Joe Bottieri's Web Site
My Hero
 

The Boys, Griffie & Affie
 
A Good Attitude is Everything!
********************************************************************
 
Truth
 
 
Do you swear to tell the truth, the whole truth and nothing but the truth?
 
Ever wonder what that means and why there are three parts to this simple oath?  Let's take a look at it - broken down.
 
Do you swear to tell the 'truth' - that's pretty easy to understand. It means you won't lie.
 
Do you swear to tell the 'whole truth' - what this means is; it's considered lying if you don't tell the whole truth.  Leaving facts and details out of whatever you're saying in order to mislead or that might cause the listener to misunderstand is not being truthful.
 
Do you swear to tell 'nothing but the truth' - this means basically the same as above, but adds that; it's considered lying if you color your truthful statement with untrue facts that might cause the listener to be misled.
 
Fact is: If you do don't tell the truth, the whole truth and nothing but the truth when you tell a listener something - "you are a liar".
 
Here it is again with examples:
 
Copied (mostly) from somewhere on the Internet.

The truth, the whole truth and nothing but the truth.

What does this mean when a witness is asked to swear: “the truth, the whole truth and nothing but the truth?” I find it astonishing that so many people don’t know.

This goes for life outside a courtroom, when answering a question or making a statement.  Many people leave facts out to mislead the other person or add facts for the same reason. Sadly, in the talker’s mind they believe they are not being dishonest, even though they know full well they aren’t telling the real truth. I hate people who lie in any form.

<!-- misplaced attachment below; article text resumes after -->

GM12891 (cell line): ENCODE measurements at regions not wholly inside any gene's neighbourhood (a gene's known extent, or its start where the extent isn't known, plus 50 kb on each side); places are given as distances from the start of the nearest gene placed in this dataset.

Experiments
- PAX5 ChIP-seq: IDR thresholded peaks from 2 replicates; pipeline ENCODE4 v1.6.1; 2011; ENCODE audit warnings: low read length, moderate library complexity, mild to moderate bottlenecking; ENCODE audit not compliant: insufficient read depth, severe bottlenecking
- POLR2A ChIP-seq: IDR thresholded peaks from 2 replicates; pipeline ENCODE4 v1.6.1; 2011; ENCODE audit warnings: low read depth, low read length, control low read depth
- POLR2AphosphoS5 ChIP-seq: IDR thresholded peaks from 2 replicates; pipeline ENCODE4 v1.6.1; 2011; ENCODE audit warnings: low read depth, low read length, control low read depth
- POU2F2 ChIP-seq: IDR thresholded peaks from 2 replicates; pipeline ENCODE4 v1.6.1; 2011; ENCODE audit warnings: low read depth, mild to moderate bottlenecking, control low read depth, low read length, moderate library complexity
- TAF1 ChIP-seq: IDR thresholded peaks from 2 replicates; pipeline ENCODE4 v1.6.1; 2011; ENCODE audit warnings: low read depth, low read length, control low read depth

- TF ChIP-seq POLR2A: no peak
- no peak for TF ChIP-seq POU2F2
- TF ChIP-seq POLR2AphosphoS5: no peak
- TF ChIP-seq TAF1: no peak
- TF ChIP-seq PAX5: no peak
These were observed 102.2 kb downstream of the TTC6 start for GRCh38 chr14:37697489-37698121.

There’s a difference between truth, whole truth and nothing but the truth.  And the truths are all stated explicitly because some people try to weasel out of telling the real truth.

First, witnesses are asked to tell “the truth.” This means that they must not lie in response to a question.

Second, they’re asked to tell “the whole truth.” This means something else. For example, if a governor says that “in my state, we’ve moved 17,000 people from welfare to work” and omits adding the fact that in his state, 25,000 other people moved from work to welfare at the same time, he has told “the truth” but he hasn’t told “the whole truth.” That is, the net effect was that 8,000 more people were on welfare, not 17,000 fewer.

Third, witnesses are asked to tell “nothing but the truth.” This is yet another concept. For example, if a person tells the truth in response to a question and then adds a lie, he or she has told “the truth” but he hasn’t told “nothing but the truth.”
 
 

 Please post your comments about the content of this website on the guest page.

Report website errors to: Webmaster
©1997 - 2018 Joe Bottieri, All rights reserved. Please ask before using any part of this site for commercial purposes.